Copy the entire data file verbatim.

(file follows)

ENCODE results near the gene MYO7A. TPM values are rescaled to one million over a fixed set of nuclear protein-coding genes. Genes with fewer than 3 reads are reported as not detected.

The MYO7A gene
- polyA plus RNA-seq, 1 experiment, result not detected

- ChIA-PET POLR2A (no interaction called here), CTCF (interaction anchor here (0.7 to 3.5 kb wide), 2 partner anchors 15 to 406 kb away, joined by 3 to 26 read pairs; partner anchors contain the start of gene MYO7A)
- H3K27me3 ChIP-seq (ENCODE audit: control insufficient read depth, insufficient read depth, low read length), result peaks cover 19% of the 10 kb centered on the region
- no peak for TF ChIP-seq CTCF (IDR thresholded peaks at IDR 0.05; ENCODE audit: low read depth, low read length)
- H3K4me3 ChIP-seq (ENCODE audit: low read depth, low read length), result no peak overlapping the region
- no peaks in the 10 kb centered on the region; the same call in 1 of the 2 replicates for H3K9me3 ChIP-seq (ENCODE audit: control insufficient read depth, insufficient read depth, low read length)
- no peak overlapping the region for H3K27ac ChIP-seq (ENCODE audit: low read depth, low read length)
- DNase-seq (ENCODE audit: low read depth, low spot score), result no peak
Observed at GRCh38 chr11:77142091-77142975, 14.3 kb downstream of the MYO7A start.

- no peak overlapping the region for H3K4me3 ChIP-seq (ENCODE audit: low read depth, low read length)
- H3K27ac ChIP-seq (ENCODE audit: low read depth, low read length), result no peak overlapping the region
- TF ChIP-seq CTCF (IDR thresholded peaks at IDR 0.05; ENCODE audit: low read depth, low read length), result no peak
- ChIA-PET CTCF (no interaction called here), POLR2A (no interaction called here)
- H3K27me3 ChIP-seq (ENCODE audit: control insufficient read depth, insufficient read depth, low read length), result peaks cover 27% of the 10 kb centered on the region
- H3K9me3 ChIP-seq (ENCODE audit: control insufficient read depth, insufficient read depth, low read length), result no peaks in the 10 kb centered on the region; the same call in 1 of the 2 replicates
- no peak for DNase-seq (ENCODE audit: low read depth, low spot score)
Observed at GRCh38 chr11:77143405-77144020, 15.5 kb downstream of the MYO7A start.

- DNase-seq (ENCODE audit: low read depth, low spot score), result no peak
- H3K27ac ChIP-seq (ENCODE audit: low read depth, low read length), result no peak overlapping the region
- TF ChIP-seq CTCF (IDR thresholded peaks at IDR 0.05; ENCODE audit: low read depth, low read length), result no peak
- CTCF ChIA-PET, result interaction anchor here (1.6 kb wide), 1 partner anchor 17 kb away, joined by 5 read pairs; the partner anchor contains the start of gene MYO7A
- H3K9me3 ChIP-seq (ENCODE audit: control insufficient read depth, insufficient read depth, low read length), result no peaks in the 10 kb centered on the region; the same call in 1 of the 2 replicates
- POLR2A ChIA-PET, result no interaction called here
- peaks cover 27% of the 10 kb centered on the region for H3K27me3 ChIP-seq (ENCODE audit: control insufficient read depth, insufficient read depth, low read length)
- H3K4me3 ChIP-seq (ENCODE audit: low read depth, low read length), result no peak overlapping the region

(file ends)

ENCODE results near the gene MYO7A. TPM values are rescaled to one million over a fixed set of nuclear protein-coding genes. Genes with fewer than 3 reads are reported as not detected.

The MYO7A gene
- polyA plus RNA-seq, 1 experiment, result not detected

- ChIA-PET POLR2A (no interaction called here), CTCF (interaction anchor here (0.7 to 3.5 kb wide), 2 partner anchors 15 to 406 kb away, joined by 3 to 26 read pairs; partner anchors contain the start of gene MYO7A)
- H3K27me3 ChIP-seq (ENCODE audit: control insufficient read depth, insufficient read depth, low read length), result peaks cover 19% of the 10 kb centered on the region
- no peak for TF ChIP-seq CTCF (IDR thresholded peaks at IDR 0.05; ENCODE audit: low read depth, low read length)
- H3K4me3 ChIP-seq (ENCODE audit: low read depth, low read length), result no peak overlapping the region
- no peaks in the 10 kb centered on the region; the same call in 1 of the 2 replicates for H3K9me3 ChIP-seq (ENCODE audit: control insufficient read depth, insufficient read depth, low read length)
- no peak overlapping the region for H3K27ac ChIP-seq (ENCODE audit: low read depth, low read length)
- DNase-seq (ENCODE audit: low read depth, low spot score), result no peak
Observed at GRCh38 chr11:77142091-77142975, 14.3 kb downstream of the MYO7A start.

- no peak overlapping the region for H3K4me3 ChIP-seq (ENCODE audit: low read depth, low read length)
- H3K27ac ChIP-seq (ENCODE audit: low read depth, low read length), result no peak overlapping the region
- TF ChIP-seq CTCF (IDR thresholded peaks at IDR 0.05; ENCODE audit: low read depth, low read length), result no peak
- ChIA-PET CTCF (no interaction called here), POLR2A (no interaction called here)
- H3K27me3 ChIP-seq (ENCODE audit: control insufficient read depth, insufficient read depth, low read length), result peaks cover 27% of the 10 kb centered on the region
- H3K9me3 ChIP-seq (ENCODE audit: control insufficient read depth, insufficient read depth, low read length), result no peaks in the 10 kb centered on the region; the same call in 1 of the 2 replicates
- no peak for DNase-seq (ENCODE audit: low read depth, low spot score)
Observed at GRCh38 chr11:77143405-77144020, 15.5 kb downstream of the MYO7A start.

- DNase-seq (ENCODE audit: low read depth, low spot score), result no peak
- H3K27ac ChIP-seq (ENCODE audit: low read depth, low read length), result no peak overlapping the region
- TF ChIP-seq CTCF (IDR thresholded peaks at IDR 0.05; ENCODE audit: low read depth, low read length), result no peak
- CTCF ChIA-PET, result interaction anchor here (1.6 kb wide), 1 partner anchor 17 kb away, joined by 5 read pairs; the partner anchor contains the start of gene MYO7A
- H3K9me3 ChIP-seq (ENCODE audit: control insufficient read depth, insufficient read depth, low read length), result no peaks in the 10 kb centered on the region; the same call in 1 of the 2 replicates
- POLR2A ChIA-PET, result no interaction called here
- peaks cover 27% of the 10 kb centered on the region for H3K27me3 ChIP-seq (ENCODE audit: control insufficient read depth, insufficient read depth, low read length)
- H3K4me3 ChIP-seq (ENCODE audit: low read depth, low read length), result no peak overlapping the region